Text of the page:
White flowers for peace and violet ribbons for justice were offered by the San Beda Community when a prayer vigil was held on August 3, 2012 at the St. Placid Hall, San Beda College Manila, for the two hazing victims of fraternity violence in just a span of six months. First year law student Marc Andre Marcos lost his precious dream of becoming a lawyer when he died on July 31, 2012 due to the severe injuries he suffered from the alleged initiation rites of a fraternity. He is the second victim of fraternity violence following Marvin Reglos, who died of a similar incident earlier this year. “Violence is not brotherhood. Walang dapat na magkakahiwalay sa atin,” Fr. Aloysious Ma. Maranan, Rector and President of San Beda College Manila said in his homily. According to him, “Maaari tayong magkakasama sa iba’t-ibang adhikain, ngunit dapat ang ating mga adhikain ay iisa lamang upang ang buhay ay pahalagahan.” It was a significant moment when the rector asked the students if they wanted to have peace inside the school. Answering his query, the students shouted “yes” with energy and vigor. Thereafter, the Rector strongly advocated the renunciation of violence and hazing inside and outside the school. In an interview by GMA News after the vigil, Atty. Bruce V. Rivera, Prefect of Student Affairs of San Beda College Alabang School of Law, said that the notion of brotherhood is not about violence. “You do not accept a brother through pain, but you accept a brother because of your heart. And that is the reason why we could not accept them because our brotherhood is humanity of which everybody is a member.” The prayer vigil was a way for the San Beda Community to express its defiance to the kind of brotherhood promoted by such fraternities that bestow injustice, abuse, and death. OCTOBER 2012


Dean’s Review Program By Nastasia Anne C. Padilla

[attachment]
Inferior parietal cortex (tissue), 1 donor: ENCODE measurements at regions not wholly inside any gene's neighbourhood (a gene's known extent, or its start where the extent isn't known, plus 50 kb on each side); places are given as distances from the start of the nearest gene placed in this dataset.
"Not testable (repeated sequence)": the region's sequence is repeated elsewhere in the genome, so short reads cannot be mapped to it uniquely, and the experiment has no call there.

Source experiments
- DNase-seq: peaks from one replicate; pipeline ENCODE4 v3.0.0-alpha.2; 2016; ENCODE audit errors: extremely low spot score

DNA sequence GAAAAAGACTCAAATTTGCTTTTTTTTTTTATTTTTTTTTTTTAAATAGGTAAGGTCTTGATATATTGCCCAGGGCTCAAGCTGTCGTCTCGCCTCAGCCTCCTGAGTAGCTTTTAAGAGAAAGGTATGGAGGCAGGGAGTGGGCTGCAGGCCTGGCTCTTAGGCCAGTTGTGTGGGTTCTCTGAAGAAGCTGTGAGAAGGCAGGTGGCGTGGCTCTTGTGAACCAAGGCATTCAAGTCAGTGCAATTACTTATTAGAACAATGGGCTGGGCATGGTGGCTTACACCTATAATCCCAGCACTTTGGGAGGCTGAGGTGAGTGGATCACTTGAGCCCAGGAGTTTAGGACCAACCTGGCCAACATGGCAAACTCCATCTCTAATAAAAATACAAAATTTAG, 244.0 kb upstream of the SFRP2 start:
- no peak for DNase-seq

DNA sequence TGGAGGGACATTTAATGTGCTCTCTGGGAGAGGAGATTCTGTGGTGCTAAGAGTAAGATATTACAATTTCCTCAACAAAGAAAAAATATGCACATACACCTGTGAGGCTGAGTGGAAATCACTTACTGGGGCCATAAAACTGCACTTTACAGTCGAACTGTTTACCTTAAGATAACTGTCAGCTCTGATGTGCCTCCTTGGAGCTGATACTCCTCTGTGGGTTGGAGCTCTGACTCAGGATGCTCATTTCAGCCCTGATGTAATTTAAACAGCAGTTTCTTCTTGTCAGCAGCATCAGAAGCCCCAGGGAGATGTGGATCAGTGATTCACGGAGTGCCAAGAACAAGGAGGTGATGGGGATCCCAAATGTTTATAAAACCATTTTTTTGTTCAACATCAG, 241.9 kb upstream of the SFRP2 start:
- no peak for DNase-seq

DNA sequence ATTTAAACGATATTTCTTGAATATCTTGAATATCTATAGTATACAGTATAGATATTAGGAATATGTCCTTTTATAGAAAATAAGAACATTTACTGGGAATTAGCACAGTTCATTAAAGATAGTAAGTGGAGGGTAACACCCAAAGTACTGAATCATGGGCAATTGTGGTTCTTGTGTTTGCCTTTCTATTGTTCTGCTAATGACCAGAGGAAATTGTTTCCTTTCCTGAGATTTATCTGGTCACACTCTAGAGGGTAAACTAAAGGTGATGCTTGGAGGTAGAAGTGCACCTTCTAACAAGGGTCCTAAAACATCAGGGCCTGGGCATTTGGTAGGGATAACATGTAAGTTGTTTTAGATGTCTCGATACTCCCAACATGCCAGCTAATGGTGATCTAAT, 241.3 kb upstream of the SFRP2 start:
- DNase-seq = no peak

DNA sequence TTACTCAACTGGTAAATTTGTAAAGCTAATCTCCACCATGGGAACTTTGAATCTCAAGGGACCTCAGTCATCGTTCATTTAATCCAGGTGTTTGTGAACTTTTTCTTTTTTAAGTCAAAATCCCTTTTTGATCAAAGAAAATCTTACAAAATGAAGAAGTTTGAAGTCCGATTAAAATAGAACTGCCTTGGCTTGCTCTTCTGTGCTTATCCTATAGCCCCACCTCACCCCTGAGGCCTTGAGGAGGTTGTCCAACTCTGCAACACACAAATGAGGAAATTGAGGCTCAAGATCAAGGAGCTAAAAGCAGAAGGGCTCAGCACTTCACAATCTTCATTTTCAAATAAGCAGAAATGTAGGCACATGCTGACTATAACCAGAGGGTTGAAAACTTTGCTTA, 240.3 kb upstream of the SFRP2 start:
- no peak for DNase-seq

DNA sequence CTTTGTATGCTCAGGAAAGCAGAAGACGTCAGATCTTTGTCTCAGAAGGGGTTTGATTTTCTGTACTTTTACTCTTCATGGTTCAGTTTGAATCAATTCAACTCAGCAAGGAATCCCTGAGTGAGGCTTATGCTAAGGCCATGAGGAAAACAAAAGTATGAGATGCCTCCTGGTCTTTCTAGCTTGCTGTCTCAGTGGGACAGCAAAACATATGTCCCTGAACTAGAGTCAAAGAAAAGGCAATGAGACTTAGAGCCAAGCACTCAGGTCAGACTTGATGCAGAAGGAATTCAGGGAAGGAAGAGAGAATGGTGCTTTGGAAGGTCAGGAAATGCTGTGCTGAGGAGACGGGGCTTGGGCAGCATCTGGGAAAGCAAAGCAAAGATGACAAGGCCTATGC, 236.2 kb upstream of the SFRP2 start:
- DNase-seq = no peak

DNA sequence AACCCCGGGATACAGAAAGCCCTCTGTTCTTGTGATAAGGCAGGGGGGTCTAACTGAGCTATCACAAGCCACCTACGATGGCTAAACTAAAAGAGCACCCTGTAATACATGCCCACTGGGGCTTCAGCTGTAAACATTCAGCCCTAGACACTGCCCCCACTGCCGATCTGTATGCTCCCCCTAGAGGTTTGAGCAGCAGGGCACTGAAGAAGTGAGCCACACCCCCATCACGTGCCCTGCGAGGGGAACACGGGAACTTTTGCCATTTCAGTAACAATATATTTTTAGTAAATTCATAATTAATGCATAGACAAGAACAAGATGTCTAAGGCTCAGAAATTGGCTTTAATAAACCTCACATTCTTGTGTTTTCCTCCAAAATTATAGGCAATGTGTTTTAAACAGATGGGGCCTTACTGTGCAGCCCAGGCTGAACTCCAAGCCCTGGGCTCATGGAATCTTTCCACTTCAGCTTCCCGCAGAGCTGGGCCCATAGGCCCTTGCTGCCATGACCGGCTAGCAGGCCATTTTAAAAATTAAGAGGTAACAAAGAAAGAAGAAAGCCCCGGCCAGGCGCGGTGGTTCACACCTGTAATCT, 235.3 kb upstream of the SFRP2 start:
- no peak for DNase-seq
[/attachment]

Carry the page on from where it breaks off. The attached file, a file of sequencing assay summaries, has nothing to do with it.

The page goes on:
What was formerly just a vision of Dean Ulpiano Sarmiento III has now become concrete through the hardworking team of the Dean’s Review Program, headed by Jan Raphael Salud, in cooperation with the Academic Bar Operations. Dean Sarmiento and Atty. Eliza Yamamoto personally supervised the Review Program. This program aims to test the legal knowledge and progress of the Bedan bar candidates for the 2012 Bar Examinations. It is significantly different from the bar reviews conducted in other law schools, in that the team has made it possible to create an online review in order to make it more accessible and convenient to the schedules of the barristers. The current barristers of San Beda College Alabang- School of Law are now experiencing the first run of the Dean’s Review Program. In an interview with Mr. Salud, he spoke about how the vision of the Dean was made possible through his team’s efforts. He also talked about the challenges they had to face for the benefit of the barristers. The idea was proposed to him a few weeks before the graduation rites last March; and within that short span of time, the team was able to make this project possible. “The Dean wants a modular program for the barristers patterned after the modular program used in school. He wants to force the students to study and monitor their review. Primarily, Dean Ulan wants the barristers to go to school for review,”

according to Mr. Salud. However, they saw this as a problem as the barristers are enrolled in different review programs conducted by other law schools. After looking for several solutions to make it possible for the barristers to attend in their enrolled review centers and avail of the Dean’s Review Program at the same time, they found a compromise. They decided to launch the program online through, a website also used by Stanford University, Chevron, and Shell. As soon as the list of graduates had been released, the team started to work on the program. They provided a kit for each graduate, which contained instructions on how to register the access code for automatic registration, and schedule for the exams. The Dean’s Review Program consists of thirty “quizzlers” and eight mock bars which were dependent on the division of the current barristers, and based on the review centers they are enrolled in. These exams are encoded by the team to the website, with the questions coming from the professors of SBCASOL. Whenever the barristers answer completely the quizzlers online, they immediately get the result, the correct answers, and the legal basis. Dean Ulan Sarmiento is proud of this program; and there are talks with Dean Virgilio Jara of the San Beda College of Law- Manila campus to extend this online review to their own barristers. The team hopes to improve and continue the program in the following years.